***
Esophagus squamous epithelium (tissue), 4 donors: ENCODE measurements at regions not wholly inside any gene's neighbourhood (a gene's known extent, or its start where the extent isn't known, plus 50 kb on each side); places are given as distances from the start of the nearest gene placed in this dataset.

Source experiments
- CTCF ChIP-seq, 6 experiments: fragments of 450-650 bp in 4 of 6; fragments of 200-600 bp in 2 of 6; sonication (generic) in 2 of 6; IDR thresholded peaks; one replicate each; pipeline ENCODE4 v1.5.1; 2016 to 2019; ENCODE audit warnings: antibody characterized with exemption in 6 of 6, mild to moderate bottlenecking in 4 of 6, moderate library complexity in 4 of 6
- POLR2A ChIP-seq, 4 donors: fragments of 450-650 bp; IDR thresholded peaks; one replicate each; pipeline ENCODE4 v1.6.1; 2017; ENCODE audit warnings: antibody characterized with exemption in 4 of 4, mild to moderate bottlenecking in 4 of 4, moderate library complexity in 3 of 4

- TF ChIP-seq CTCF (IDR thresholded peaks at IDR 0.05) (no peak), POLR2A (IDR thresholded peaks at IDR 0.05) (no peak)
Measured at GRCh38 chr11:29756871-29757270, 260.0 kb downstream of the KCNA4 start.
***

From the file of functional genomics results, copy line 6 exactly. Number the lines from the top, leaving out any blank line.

Measured at GRCh38 chr11:29756871-29757270, 260.0 kb downstream of the KCNA4 start.